Big Hanna is coming

Canada’s largest composter will be installed beside Wong Building

By Neale McDevitt

Leaving her native Sweden behind, Big Hanna arrives at McGill where, under the watchful eyes of administrators and curious onlookers, she saves the day by living up to her name and consuming up to 1,200 kilos of food per week. Sound like the bizarre plot to a yet-to-be-released Coen brothers’ movie?

Well it isn’t. No star of the silver screen, Big Hanna T240 is a stainless steel industrial composter that proponents hope will change the way McGillians think about table scraps.

With the ink still drying on the purchase order, Dennis Fortune, Director, Office of Sustainability sounds like a kid on Christmas Eve waiting for the big day. “This will be the largest composter of its kind in Canada,” he said in a recent phone interview. “And when it’s running up to full capacity it will turn 60 tons of food preparation waste from McGill kitchens and turn it into six tons of compost per year.”

Decomposing foodstuffs never sounded so exciting.

And why shouldn’t it? Composting converts a large portion of your food waste into healthy soil. This by-product of natural recycling will help your garden grow instead of emitting greenhouse gases and taking up landfill space. Environment Canada tells us food wastes are the very materials that, once in the landfills, produce ozone-damaging methane, a greenhouse gas that is 21 times more potent than carbon dioxide, another global-warming threat. The David Suzuki Foundation estimates that methane emissions from landfills account for 2.9 per cent of Canada’s total greenhouse gas emissions. That figure is expected to grow in the year 2010.

When organic material is exposed to water in landfills, the liquid runs down through the pile, picking up contaminants along the way. Groundwater contamination by leachate can be a problem with landfills.

“Landfill is a pretty ridiculous issue,” said David Gray-Donald, a U3 Environment and Biology student and one of the coordinators for Gorilla Composting, an organization that provides composting services to McGill students. “So much of the stuff that we do put into landfill is able to be cycled back into the resource loop. The idea that we will store all our garbage in a piece of land and forget about it is pretty inconsiderate for future generations.”

Gray-Donald joined Gorilla Composting in 2007, at the tail end of a campus composting pilot project in which they collected food waste from various locations at McGill and had it hauled off to Quinn Farm in Île-Perrot. Since then, he and his colleagues have been trying to nudge – and sometimes cajole – the administration into taking the composting baton and running with it.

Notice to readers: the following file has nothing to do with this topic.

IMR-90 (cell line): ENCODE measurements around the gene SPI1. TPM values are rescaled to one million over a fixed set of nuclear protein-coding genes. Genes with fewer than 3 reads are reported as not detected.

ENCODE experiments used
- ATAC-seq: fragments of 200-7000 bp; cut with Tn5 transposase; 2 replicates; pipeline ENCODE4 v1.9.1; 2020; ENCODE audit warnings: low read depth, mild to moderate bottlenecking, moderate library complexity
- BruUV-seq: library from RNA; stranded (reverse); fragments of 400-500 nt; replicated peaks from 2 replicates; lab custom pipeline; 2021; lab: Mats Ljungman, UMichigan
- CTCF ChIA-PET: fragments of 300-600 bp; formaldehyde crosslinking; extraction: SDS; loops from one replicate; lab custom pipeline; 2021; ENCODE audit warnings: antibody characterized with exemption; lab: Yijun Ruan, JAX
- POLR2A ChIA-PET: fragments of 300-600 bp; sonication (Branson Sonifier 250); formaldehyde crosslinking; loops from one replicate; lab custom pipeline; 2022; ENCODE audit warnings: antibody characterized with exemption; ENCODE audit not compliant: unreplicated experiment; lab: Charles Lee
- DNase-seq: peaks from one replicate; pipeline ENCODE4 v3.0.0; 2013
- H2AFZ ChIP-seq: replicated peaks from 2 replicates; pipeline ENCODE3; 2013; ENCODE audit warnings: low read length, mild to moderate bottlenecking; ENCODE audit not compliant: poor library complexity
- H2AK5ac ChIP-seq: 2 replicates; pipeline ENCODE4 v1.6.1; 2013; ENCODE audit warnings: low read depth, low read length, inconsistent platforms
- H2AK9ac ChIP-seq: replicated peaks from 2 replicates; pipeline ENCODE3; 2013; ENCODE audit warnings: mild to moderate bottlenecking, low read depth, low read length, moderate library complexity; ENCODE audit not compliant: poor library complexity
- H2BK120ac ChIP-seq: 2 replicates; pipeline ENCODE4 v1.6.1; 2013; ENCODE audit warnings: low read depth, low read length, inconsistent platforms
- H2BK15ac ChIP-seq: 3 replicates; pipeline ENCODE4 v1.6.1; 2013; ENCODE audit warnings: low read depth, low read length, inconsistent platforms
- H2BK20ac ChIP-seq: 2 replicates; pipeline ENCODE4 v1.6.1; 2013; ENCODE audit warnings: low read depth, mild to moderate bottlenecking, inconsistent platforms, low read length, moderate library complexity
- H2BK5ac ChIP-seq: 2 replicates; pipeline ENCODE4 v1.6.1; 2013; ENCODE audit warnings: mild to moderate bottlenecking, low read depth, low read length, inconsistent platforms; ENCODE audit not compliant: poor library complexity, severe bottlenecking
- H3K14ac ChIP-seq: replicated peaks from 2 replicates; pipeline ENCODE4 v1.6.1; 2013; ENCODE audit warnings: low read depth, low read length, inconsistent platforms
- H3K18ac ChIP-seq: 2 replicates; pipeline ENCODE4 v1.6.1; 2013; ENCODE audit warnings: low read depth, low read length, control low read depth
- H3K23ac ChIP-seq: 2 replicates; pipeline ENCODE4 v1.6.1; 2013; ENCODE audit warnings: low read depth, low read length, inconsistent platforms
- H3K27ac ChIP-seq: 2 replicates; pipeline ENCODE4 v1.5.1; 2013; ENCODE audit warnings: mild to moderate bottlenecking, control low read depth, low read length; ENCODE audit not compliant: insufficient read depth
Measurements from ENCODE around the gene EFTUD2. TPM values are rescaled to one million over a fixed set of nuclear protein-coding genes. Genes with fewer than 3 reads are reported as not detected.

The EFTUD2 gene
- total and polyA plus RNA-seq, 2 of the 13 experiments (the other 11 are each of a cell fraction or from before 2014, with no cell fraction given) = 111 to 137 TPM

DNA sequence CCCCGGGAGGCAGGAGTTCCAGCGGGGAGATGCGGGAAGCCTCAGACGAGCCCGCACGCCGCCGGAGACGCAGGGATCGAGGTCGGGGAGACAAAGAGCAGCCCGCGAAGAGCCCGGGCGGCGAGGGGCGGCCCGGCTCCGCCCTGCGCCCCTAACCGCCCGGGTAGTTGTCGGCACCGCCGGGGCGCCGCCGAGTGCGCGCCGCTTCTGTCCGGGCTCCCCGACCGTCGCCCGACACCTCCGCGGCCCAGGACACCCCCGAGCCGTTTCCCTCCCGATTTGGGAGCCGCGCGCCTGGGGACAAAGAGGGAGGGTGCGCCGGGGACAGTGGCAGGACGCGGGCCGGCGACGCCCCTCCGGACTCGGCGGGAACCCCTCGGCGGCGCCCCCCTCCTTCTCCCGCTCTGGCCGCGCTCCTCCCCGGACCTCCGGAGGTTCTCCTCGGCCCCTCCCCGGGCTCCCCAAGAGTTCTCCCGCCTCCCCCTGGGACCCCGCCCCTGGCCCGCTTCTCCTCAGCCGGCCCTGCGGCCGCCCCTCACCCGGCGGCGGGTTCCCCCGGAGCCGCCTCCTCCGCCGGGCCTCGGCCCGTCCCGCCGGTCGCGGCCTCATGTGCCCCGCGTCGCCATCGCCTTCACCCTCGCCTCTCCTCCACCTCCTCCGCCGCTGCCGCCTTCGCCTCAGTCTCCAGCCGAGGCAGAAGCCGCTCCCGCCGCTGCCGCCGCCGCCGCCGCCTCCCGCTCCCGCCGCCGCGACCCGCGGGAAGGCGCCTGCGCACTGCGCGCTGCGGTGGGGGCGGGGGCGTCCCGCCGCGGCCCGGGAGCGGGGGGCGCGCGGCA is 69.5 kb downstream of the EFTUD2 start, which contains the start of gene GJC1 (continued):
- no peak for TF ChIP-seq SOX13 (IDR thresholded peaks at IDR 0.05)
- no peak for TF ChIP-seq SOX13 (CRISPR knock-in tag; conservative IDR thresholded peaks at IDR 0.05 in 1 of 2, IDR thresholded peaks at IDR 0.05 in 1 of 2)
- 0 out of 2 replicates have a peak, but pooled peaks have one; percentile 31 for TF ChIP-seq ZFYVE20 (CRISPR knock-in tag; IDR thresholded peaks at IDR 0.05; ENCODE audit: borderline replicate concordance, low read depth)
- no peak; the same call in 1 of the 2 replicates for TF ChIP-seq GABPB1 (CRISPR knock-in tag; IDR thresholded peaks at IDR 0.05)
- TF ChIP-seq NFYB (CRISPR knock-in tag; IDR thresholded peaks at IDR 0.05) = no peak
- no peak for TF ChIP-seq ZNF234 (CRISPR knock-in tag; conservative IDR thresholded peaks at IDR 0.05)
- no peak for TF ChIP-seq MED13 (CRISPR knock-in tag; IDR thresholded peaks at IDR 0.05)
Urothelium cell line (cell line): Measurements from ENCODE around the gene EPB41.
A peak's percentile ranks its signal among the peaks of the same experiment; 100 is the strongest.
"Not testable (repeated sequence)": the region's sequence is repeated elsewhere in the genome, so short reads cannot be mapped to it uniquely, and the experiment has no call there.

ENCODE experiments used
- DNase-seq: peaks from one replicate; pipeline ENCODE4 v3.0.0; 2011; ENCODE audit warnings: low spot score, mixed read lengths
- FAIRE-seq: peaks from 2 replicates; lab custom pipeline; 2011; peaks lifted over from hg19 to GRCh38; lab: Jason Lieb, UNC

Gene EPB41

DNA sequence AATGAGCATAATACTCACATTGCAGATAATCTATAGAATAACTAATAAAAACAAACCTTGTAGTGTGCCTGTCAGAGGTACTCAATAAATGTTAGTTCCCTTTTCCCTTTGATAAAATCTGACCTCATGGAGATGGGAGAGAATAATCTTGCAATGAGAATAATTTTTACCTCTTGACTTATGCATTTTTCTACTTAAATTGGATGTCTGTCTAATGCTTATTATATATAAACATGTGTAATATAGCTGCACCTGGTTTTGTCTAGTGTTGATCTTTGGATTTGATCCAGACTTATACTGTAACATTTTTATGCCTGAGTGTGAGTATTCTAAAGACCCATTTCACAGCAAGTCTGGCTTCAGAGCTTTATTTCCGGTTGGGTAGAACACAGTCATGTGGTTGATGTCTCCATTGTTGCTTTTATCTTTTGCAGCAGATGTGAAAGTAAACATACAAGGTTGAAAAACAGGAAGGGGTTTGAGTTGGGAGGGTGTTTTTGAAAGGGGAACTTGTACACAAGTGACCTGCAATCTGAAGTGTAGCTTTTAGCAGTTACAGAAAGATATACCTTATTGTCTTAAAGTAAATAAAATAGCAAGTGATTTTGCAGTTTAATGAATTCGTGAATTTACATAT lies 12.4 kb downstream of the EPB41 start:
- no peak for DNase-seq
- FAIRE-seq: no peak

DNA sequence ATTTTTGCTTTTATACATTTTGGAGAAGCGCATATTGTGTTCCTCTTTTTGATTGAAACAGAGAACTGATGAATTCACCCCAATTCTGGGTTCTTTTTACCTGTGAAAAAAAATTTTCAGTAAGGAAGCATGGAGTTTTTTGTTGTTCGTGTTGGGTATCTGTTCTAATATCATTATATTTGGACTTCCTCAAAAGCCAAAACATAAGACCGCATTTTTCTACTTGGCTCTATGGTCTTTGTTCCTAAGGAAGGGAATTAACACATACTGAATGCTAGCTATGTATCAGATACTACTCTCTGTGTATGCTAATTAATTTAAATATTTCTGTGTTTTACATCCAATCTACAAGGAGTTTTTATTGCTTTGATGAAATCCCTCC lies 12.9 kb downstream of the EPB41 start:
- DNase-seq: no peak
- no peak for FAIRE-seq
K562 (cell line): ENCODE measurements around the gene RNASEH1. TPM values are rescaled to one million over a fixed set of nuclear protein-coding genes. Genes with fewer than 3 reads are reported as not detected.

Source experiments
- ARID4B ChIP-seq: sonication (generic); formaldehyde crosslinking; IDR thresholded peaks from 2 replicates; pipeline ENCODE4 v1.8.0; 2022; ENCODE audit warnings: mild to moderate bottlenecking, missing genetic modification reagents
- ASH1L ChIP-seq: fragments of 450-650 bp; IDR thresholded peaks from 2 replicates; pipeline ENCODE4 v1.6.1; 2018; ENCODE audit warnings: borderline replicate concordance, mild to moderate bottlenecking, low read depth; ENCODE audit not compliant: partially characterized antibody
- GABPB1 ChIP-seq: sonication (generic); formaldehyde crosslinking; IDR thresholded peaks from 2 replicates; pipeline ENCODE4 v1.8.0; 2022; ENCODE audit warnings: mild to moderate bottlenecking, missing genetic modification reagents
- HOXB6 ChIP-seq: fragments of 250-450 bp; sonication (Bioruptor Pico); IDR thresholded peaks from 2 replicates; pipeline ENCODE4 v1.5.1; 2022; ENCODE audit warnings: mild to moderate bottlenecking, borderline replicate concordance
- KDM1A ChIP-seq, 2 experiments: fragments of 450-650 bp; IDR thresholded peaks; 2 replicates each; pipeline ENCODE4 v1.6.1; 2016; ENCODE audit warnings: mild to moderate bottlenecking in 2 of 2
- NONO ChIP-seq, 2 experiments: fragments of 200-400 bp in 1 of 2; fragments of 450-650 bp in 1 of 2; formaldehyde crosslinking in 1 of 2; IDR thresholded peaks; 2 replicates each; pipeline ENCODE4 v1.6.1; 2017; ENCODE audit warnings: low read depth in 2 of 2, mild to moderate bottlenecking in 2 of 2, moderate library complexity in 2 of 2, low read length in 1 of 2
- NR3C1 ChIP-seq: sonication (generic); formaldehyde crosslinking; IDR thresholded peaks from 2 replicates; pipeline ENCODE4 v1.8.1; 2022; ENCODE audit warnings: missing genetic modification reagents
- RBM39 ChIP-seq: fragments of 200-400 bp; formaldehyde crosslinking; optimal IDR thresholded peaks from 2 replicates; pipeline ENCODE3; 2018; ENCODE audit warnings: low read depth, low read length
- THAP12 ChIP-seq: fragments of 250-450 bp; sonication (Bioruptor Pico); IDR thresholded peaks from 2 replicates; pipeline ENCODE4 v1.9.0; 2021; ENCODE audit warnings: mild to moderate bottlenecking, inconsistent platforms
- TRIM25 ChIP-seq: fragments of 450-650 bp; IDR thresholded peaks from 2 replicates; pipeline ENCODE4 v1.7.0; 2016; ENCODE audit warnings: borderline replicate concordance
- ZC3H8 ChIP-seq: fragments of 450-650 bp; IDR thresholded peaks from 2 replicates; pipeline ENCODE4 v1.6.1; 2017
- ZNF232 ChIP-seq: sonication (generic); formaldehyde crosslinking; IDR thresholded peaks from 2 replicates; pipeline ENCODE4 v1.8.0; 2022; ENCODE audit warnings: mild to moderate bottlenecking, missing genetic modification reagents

“There were a few operating problems with the pilot project that turned some people off,” said Gray-Donald. That combined with higher-than-foreseen transportation costs stood as obstacles to any new initiatives.

But the shared belief that McGill had a social responsibility to reduce its significant waste stream and set an example for the community brought various groups to the table, including the Office of Sustainability, Food and Dining Services, Gorilla Composting, and Buildings, Grounds and Special Events.

Lessons learned from the 2007 pilot project, as well as from other local composting operations, were applied during the process to select the proper institutional system. The decision was made to go with the Big Hanna composter manufactured in Sweden because it is proven technology in the urban setting and very compatible with McGill operations. Since this is the only Big Hanna in Montreal, the installation will also provide a valuable learning opportunity for other neighbouring institutions who are interested in composting their food waste.

Once delivered, the unit will be installed in an exterior alcove of the M.H. Wong Building and be composting come January. A biofilter will eliminate odors and transportation costs will be kept to a minimum because one of Big Hanna’s most beautiful attributes is that the entire composting process is self-contained. “We collect the food preparation waste from the kitchens [in a soon-to-be-purchased electric vehicle], pour it into the composter and shut the lid,” said Fortune. “In a few weeks we get a bag of finished product at the other end of the unit which we empty into the storage bay where it will sit until spring when we use this nutrient-rich material on our grounds.”

“We’re also looking at such possibilities as allowing our neighbours to take some of the compost for neighbourhood gardens,” continued Fortune. “We want to demonstrate that large scale composting can be done efficiently in an urban setting.”